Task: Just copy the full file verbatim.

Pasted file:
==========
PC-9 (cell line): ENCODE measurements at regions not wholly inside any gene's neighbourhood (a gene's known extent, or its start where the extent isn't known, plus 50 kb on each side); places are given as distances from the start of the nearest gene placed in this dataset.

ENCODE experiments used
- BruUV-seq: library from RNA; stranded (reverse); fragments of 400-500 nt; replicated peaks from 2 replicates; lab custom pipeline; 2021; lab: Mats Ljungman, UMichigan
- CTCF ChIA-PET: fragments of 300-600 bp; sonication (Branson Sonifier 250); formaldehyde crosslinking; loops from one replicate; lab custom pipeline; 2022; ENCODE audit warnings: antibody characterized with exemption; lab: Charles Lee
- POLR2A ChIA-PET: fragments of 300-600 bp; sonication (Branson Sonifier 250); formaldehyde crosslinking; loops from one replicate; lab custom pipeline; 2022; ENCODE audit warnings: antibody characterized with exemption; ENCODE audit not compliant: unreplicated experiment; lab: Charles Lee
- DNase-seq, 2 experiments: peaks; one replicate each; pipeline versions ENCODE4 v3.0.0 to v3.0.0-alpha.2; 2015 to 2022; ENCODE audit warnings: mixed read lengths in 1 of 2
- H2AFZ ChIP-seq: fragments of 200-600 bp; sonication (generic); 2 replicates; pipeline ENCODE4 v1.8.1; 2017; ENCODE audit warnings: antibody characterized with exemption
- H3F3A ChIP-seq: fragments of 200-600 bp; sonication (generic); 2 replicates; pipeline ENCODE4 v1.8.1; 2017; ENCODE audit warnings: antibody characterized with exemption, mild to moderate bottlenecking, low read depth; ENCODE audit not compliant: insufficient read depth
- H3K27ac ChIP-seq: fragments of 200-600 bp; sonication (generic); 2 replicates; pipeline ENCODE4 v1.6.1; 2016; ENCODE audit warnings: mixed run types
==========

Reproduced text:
PC-9 (cell line): ENCODE measurements at regions not wholly inside any gene's neighbourhood (a gene's known extent, or its start where the extent isn't known, plus 50 kb on each side); places are given as distances from the start of the nearest gene placed in this dataset.

ENCODE experiments used
- BruUV-seq: library from RNA; stranded (reverse); fragments of 400-500 nt; replicated peaks from 2 replicates; lab custom pipeline; 2021; lab: Mats Ljungman, UMichigan
- CTCF ChIA-PET: fragments of 300-600 bp; sonication (Branson Sonifier 250); formaldehyde crosslinking; loops from one replicate; lab custom pipeline; 2022; ENCODE audit warnings: antibody characterized with exemption; lab: Charles Lee
- POLR2A ChIA-PET: fragments of 300-600 bp; sonication (Branson Sonifier 250); formaldehyde crosslinking; loops from one replicate; lab custom pipeline; 2022; ENCODE audit warnings: antibody characterized with exemption; ENCODE audit not compliant: unreplicated experiment; lab: Charles Lee
- DNase-seq, 2 experiments: peaks; one replicate each; pipeline versions ENCODE4 v3.0.0 to v3.0.0-alpha.2; 2015 to 2022; ENCODE audit warnings: mixed read lengths in 1 of 2
- H2AFZ ChIP-seq: fragments of 200-600 bp; sonication (generic); 2 replicates; pipeline ENCODE4 v1.8.1; 2017; ENCODE audit warnings: antibody characterized with exemption
- H3F3A ChIP-seq: fragments of 200-600 bp; sonication (generic); 2 replicates; pipeline ENCODE4 v1.8.1; 2017; ENCODE audit warnings: antibody characterized with exemption, mild to moderate bottlenecking, low read depth; ENCODE audit not compliant: insufficient read depth
- H3K27ac ChIP-seq: fragments of 200-600 bp; sonication (generic); 2 replicates; pipeline ENCODE4 v1.6.1; 2016; ENCODE audit warnings: mixed run types